Is my Cortisol level low?

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I have been battling with living a normal life for the past 5 years and actually getting to the root cause of my problem hasn't been forthcoming. I've done a series of tests but most were normal except for two: Cortisol and Calcium. My cortisol level was 160.68 which is lower than the reference range of 171 - 536 but when i showed the doctor, he said it wasn't low enough for me to worry about.

What do you guys think? This thing has worn me out totally. I can't function in my daily routines and i need answers.

 

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  • Posted

    This isn't a medical opinion, but personal experience. I think the ranges doctors usually use aren't sensitive enough. For instance the doctor said that all of my test results were normal, including my heart and liver but when a Naturopath in Harley St tested me with a Vega machine he said that my heart and liver weren't in a good condition at all, which made more sense.

    I recently found out that my cortisol levels are high so I'm self-treating accordingly. I think it's important for you to know for sure so you'll know which foods and supplements etc to take or avoid.

    Perhaps someone knows of a good test. I do but I can't post the name of the site here. You could message me.

     

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  • Posted

    Hi,

    I'm no expert on the subject as I was just diagnosed 6 months ago with adrenal insufficiency. I found an awesome support group on Facebook and there are some amazingly sharp peers in there. They've helped me tremendously. If you're in FB, feel free to send me a PM and I will get you the full name. There are several and while I'm sure other groups are good I can only say for sure that the one I'm in is awesome.

    My cortisol runs low due to my pituitary not producing ACTH at the right levels. I have secondary adrenal insufficiency. As a result of this problem, I also learned I have hypothyroidism. That alone is enough to make you have all sorts of symptoms.

    You have to be your own advocate these days so please don't be shy by pushing your doctor (respectfully of course) or by seeking a second opinion. You're health is nothing to mess with an if you do have adrenal insufficiency, primary or secondary, it's nothing to mess with and can become critical.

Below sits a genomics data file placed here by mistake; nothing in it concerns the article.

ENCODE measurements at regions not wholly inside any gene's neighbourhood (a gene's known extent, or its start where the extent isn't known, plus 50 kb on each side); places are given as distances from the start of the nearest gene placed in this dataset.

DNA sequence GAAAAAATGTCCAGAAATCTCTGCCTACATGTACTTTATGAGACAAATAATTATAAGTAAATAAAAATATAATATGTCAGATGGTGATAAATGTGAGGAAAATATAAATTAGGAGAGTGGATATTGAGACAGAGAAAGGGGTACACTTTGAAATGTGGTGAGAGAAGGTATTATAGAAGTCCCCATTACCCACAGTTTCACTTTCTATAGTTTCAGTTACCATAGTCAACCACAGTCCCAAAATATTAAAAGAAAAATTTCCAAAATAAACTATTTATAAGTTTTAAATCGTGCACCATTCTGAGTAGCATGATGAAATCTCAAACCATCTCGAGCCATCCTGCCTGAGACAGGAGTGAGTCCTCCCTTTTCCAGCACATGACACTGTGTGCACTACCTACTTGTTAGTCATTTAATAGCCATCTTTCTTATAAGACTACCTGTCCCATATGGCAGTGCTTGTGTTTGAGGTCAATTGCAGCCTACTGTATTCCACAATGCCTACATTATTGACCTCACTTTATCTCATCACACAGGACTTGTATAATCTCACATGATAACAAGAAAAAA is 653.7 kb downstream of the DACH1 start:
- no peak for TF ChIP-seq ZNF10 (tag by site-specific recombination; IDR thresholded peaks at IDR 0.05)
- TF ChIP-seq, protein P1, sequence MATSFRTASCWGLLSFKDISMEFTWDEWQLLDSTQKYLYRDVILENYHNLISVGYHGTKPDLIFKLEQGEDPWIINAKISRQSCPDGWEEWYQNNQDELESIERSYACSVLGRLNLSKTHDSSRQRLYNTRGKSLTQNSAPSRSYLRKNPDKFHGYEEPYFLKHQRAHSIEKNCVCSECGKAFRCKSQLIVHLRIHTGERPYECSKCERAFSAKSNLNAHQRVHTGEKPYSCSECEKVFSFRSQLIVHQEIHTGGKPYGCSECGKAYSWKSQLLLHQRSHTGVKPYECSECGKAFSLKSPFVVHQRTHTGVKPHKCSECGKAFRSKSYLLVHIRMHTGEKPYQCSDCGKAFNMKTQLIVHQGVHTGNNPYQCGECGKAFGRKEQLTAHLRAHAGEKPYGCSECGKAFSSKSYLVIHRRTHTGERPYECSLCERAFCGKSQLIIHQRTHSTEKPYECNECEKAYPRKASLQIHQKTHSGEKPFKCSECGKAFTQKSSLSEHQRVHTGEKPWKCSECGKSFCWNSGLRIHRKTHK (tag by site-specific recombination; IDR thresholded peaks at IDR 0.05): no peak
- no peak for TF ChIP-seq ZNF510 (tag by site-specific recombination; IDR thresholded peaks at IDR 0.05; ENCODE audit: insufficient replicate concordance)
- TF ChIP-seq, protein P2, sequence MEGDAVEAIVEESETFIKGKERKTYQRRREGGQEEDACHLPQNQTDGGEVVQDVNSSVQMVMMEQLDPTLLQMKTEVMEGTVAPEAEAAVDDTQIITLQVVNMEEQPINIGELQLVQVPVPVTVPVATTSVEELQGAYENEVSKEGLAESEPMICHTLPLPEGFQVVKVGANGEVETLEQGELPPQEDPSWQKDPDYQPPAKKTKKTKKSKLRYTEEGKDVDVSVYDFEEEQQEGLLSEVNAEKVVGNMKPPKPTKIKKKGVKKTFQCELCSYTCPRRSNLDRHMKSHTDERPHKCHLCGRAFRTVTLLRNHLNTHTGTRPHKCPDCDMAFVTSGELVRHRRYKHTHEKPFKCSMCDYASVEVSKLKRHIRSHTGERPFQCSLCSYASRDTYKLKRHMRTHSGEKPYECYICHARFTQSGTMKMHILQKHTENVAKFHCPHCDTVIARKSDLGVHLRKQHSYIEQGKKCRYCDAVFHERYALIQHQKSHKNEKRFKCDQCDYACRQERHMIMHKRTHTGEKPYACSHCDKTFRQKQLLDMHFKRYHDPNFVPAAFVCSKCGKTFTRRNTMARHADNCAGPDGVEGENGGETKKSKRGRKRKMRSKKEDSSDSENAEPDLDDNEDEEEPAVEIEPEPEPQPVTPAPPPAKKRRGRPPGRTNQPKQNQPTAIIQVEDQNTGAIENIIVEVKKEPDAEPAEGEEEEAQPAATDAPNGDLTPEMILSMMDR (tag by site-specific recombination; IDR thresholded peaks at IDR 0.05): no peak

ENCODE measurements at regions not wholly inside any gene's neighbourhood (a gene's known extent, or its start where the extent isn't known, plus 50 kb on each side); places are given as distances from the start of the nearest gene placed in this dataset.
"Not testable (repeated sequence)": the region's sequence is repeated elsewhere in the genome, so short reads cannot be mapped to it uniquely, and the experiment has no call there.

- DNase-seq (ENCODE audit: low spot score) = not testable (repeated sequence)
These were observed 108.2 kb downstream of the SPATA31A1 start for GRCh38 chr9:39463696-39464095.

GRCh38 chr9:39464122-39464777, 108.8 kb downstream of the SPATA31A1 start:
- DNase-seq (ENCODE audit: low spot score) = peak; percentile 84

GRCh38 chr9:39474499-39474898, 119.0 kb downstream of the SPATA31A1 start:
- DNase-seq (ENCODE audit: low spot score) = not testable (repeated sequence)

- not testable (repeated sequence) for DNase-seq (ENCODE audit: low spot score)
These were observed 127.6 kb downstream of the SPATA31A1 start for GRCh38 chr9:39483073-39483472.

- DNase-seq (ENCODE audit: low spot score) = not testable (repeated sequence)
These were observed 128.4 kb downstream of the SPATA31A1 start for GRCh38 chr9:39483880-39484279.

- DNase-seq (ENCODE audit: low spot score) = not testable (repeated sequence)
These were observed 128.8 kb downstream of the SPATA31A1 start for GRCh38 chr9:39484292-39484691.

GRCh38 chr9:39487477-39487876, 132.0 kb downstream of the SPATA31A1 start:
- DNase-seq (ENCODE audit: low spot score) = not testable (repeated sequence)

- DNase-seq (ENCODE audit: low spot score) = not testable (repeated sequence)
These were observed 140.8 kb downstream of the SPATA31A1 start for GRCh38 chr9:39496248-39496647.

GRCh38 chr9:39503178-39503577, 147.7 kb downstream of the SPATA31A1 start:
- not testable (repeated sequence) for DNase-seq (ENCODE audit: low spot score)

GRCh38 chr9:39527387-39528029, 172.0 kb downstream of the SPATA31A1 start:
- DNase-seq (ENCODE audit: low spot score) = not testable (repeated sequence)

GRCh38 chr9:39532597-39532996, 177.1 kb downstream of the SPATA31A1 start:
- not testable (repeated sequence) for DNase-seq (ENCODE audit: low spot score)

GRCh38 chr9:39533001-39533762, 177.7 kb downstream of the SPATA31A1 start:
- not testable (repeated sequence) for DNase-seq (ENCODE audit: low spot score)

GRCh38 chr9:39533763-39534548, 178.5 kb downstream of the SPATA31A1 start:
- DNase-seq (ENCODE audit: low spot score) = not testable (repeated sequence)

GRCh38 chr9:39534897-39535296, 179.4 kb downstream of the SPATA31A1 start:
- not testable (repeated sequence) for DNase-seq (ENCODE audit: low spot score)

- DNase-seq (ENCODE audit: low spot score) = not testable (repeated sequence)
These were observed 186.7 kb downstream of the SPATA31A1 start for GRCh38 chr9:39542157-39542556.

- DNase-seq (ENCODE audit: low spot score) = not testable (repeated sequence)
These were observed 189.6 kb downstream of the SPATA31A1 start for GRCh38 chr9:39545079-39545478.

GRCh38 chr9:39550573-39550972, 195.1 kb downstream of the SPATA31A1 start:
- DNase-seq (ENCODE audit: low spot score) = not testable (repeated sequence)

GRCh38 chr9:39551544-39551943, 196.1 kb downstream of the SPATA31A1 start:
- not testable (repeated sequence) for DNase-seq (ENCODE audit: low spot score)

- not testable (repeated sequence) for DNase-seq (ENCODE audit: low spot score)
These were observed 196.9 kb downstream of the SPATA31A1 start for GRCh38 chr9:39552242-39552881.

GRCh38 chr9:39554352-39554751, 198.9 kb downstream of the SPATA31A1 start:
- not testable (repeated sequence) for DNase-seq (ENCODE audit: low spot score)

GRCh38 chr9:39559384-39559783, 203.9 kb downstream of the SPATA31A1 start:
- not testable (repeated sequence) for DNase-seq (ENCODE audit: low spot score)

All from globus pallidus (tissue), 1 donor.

Best of luck,

    Debie Brethauer

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  • Posted

    If that was a 9am cortisol, the guidelines say between 100-400 requires an ACTH stimulation test to rule out adrenal problems and even if it's over 400, if the patient is acutely unwell or works shifts.

    https://cks.nice.org.uk/addisons-disease#!diagnosissub:2

    If it's below 100 that's considered critical and needs an urgent referral or even hospital admission.

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    • Posted

      Yes, it was a 9am cortisol. The range on my test is 171 - 536. I really don't know why it's different. But since my result is 160 for this range, is it possible that it is below 100 when converted to the 100-400 range?

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    • Posted

      I'm not a doctor but as I understand it the ranges are just set by measuring "healthy" people (I don't know where they find people with no health problems whatsoever!), so they do vary from area to area.

      The cortisol measurement is what it is, there's no conversion necessary. It's not below 100 so you're not in the critical range but it is rather low and in the range where the guidelines say you should be referred to an endocrinologist for the ACTH stimulation test, so I'd recommend you ask your GP to do that.

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    • Posted

      Do you know how that test works David? It's just that I was tested privately and my cortisol levels are high and strange because it starts off low and gets higher and higher throughout the day. I'm wondering whether I should show my doctor the results. 

      He's done the usual range of blood tests and hasn't found anything, except for a high white blood cell count.

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    • Posted

      If you're asking how the ACTH stimulation test works, they measure your cortisol to establish a base level, then inject you with a drug that mimics ACTH (which I think is produced by your pituitary gland and in turn causes your adrenal glands to produce cortisol) and then they monitor your cortisol level to see whether it's increasing as it should do in response to the injection.

      I'm not sure what private test you had done as from what I've been told the cortisol is normally just done as a fasting 9am test. This is because it's highest first thing in the morning and decreases throughout the day. So it's rather strange that the test you had showed it going up instead of down. I'd certainly show your doctor the results and ask him about this.

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